An employer and employee may enter into an agreement to terminate the employee's contract of employment. In the retrenchment context, parties often refer to this as "voluntary retrenchment". Terminating a contract by mutual consent is a concept that originates from a common law principle that allows parties to freely enter into and end contractual relationships.

Inherent in an agreement to terminate a contract is the element of consensus. Such mutual agreement is generally reached where an offer is made and acceptance of the offer is communicated to the offeror. Upon the communication of the acceptance, the agreement becomes binding on the parties.  This too is so in respect of agreeing to terminate the employment relationship.

An offer to terminate the employment relationship can be made by either the employer or the employee. However, as was seen in the recent case of RP Logistix (Pty) Ltd v Transport and Allied Workers Union of South Africa (TAWUSA) and Others (JA48/14) [2016] ZALAC 7 (4 March 2016), an offer must be made with the serious intention of becoming binding upon acceptance and both parties must believe this to be so.

Obtaining consensus

The RP Logistix case demonstrates that "consensus" is a subjective concept.

In this case, the employer had relocated to new business premises approximately 30 kilometres away from its previous operations. As a result, the employees would have to travel longer distances to work. To ease the increased cost of transport, the trade union, TAWUSA, proposed that the employer pay its members a travel allowance. Alternatively, it suggested that its members be retrenched so as to allow them to seek employment closer to where they reside.

The employer accepted TAWUSA's offer of voluntary retrenchment and communicated such acceptance to the union. However, upon the employer's acceptance of TAWUSA's proposal, the union sought to withdraw its "offer". The employer refused to accept such withdrawal on the basis that it had accepted the offer and its letter of acceptance entitled it to finalise retrenchments, which it had duly done.

TAWUSA approached the Labour Court seeking an order for reinstatement of its members whose employment had been terminated as a result of the alleged mutual agreement. The union submitted  that there was no such mutual agreement and that its members had in fact been dismissed. The employer opposed the application on the basis that it had understood TAWUSA's proposal to be an offer to terminate its members' contracts and upon acceptance (and communication thereof) the parties agreed to terminate the employment relationship by mutual consent.

The Labour Court agreed with TAWUSA that an agreement to terminate the members' employment had not come into effect.  Accordingly, the Court found that the members had been unfairly dismissed.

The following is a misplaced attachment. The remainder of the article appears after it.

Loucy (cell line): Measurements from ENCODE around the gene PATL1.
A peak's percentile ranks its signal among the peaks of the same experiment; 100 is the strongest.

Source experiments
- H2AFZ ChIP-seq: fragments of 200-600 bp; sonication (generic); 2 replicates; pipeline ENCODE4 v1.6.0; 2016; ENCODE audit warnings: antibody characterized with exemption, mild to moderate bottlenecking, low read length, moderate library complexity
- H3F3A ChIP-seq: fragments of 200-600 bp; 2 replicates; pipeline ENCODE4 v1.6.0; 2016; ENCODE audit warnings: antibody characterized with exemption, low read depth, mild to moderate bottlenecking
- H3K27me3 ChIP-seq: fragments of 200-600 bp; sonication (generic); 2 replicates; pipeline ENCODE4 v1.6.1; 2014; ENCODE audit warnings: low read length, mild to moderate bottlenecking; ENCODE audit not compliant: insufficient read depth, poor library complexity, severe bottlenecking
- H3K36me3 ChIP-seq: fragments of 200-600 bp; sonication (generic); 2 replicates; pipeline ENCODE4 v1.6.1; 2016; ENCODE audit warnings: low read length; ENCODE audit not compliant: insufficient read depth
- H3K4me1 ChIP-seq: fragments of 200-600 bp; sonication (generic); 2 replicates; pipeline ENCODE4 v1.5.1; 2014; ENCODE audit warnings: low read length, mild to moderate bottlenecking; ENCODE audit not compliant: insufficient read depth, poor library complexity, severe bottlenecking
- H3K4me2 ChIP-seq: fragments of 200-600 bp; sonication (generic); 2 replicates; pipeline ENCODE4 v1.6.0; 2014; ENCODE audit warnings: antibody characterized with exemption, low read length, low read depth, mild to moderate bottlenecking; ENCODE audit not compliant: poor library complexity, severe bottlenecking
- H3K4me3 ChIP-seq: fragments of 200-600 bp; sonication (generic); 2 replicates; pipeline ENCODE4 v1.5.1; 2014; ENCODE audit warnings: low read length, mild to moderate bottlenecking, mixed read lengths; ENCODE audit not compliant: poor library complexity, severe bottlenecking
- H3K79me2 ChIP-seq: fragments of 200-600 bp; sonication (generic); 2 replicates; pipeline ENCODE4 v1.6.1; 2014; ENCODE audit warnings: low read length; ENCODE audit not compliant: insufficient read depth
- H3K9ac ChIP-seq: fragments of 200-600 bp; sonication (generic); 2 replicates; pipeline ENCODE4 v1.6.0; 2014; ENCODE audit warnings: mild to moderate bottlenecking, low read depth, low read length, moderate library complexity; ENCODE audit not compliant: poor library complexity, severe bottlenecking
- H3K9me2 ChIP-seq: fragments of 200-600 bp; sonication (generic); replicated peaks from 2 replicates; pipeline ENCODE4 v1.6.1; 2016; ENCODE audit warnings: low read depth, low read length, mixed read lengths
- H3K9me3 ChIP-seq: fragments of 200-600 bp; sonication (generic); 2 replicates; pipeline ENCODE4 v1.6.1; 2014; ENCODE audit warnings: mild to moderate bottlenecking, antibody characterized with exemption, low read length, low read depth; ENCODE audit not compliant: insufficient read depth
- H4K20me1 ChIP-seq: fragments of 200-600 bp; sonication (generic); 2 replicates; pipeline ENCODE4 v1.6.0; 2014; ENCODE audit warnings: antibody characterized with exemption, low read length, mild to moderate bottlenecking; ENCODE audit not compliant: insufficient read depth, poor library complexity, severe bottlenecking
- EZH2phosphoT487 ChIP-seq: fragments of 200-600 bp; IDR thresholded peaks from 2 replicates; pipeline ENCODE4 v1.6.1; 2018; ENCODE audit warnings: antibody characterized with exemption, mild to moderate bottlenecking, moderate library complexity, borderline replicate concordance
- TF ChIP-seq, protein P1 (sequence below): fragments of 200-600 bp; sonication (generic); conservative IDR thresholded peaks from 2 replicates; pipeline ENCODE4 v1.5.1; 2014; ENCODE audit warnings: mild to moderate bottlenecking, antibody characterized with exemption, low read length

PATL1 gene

On appeal, the Labour Appeal Court upheld the Labour Court's finding. The Labour Appeal Court concluded that the union's "offer" could merely be categorised as a "posturing" exercise within the negotiations. In presenting its evidence, the employer had admitted that it had been surprised and was in disbelief that the employees would propose voluntary retrenchment. Once the employer had accepted the offer, it conceded that it had been its expectation that the union would reject its acceptance. This, according to the Court, illustrated that the employer had not understood the union's proposal to be a true offer, capable of acceptance.

On coming to the conclusion that no agreement had come into being and that the members had been dismissed, the Labour Appeal Court had to determine the fairness of the dismissal.  In doing so, the Court found that the employer was barred from retrospectively raising its operational requirements in justifying the reason for the resultant forced retrenchment. As a result, the Labour Appeal Court found that the dismissal was substantively unfair.  

What does this mean?

There are two key messages from the RP Logistix case -

  • Firstly, when voluntary retrenchment is proposed by an employee, an employer must ensure that the offer is indeed genuine and complete so as to become binding upon communication of its acceptance; and
  • Secondly, should an agreement to terminate the relationship not come into being due to a lack of consensus, an employer, who might have thought that there was consensus, will be precluded from raising its operational requirements in hindsight to justify the fairness of the dismissal.  

To minimise any potential conflicts on whether consensus has been reached, employers should ensure that the parties enter into a written agreement when terminating the employment relationship by mutual consent. In the absence of extrinsic evidence, the court will consider the written agreement as reflecting the parties' true intentions.

To further minimise risk, an employer should raise voluntary retrenchment during the consultation process as an alternative to retrenchment. By raising voluntary retrenchment at this stage, the employer reduces the risk of -

  • the retrenchment being procedurally unfair, where the Court finds that, in raising the voluntary retrenchment, the employer had already contemplated retrenchment and should have initiated the process stipulated in section 189 of the Labour Relations Act, 66 of 1995; and
  • being precluded from raising its operational requirements where the Court finds that no agreement has been reached to terminate the relationship and that a dismissal has in fact occurred. Where the employer has already commenced the retrenchment process, the Court is more likely to accept that there are genuine operational requirements on which the employer may rely.